By Blog Admin In the US, state Supreme Court judges are either appointed, elected, or more commonly, are subject to retention elections. Traditionally, electoral accountability boosts a court’s perceived legitimacy, but can this be undermined with the negative campaigning that can often come with elections? In new research, Benjamin Woodson examines this relationship, finding that the negative effects of campaigning can outweigh the positive boost provided through electoral accountability only in states with a large amount of campaign activity. Elections are a political institution that are revered in theory and loathed in practice by the American public. The reverence stems from them providing the essential foundation of legitimacy for any democratic system. The loathing comes from the campaigning and political machinations surrounding elections. This ambivalence applies to elections for executive or legislative positions but increases for elections to the judiciary, where many scholars (but not the majority of the American public) thinks it’s inappropriate for judges to be elected. One aspect of many scholars’ concern stems from the potential that elections and especially the campaigning that surrounds them may undermine the legitimacy of courts. My analysis of a survey administered by YouGov with a national sample of 819 respondents shows that these scholars are partially correct but do not take into account the multiple ways in which elections affect legitimacy perceptions. The ambivalence Americans feel toward judicial elections causes them to have two opposing effects on the amount of legitimacy the American public attributes to state Supreme Courts. Since elections are the foundation of democratic legitimacy, they provide a boost to a court’s perceived legitimacy through electoral accountability, but this effect is counteracted by the negative influence on perceived legitimacy caused by campaign activities such as attack ads and campaign donations. As a result, the overall effect of choosing judges through elections can be either positive or negative depending on the circumstances. In states where extensive campaigns by judges are rare, the positive effect caused by electoral accountability outweighs the negative effect caused by campaigning, and the system used to select judges in that state causes an overall increase in perceived legitimacy. In states where extensive judicial campaigns are common, the negative effect of campaigning is larger than the positive effect caused by electoral accountability, and the selection system causes an overall decrease in the perceived legitimacy of the judiciary. Any study of judicial selection systems is complicated by the many idiosyncratic ways in which the American states choose judges for their state Supreme Courts. This diversity is usually simplified into four categories. In appointment systems some other public official chooses the judges. In partisan election states two or more candidates vie for one position and the largest vote total wins. Other states use non-partisan elections, which are similar to partisan elections except no party label appears on the voting ballot. The fourth system called a retention election system or sometimes the merit system is the most common as well as the most complicated. In that system whenever a vacancy Continue reading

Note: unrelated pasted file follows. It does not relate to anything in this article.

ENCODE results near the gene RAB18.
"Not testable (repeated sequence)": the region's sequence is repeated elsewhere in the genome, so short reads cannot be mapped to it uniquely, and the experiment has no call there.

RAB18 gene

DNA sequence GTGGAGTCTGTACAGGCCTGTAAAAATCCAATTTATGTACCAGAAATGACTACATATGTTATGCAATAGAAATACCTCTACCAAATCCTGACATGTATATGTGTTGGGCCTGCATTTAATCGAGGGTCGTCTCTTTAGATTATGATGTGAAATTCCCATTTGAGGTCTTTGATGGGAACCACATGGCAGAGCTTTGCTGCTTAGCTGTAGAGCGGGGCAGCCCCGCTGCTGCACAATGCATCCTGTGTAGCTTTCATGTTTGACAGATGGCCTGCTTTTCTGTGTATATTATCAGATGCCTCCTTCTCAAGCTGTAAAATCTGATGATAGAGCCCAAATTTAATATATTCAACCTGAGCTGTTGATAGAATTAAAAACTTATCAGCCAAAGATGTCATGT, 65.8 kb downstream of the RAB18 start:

The federal Bureau of Prisons’ move to phase-out private prisons is a largely symbolic move.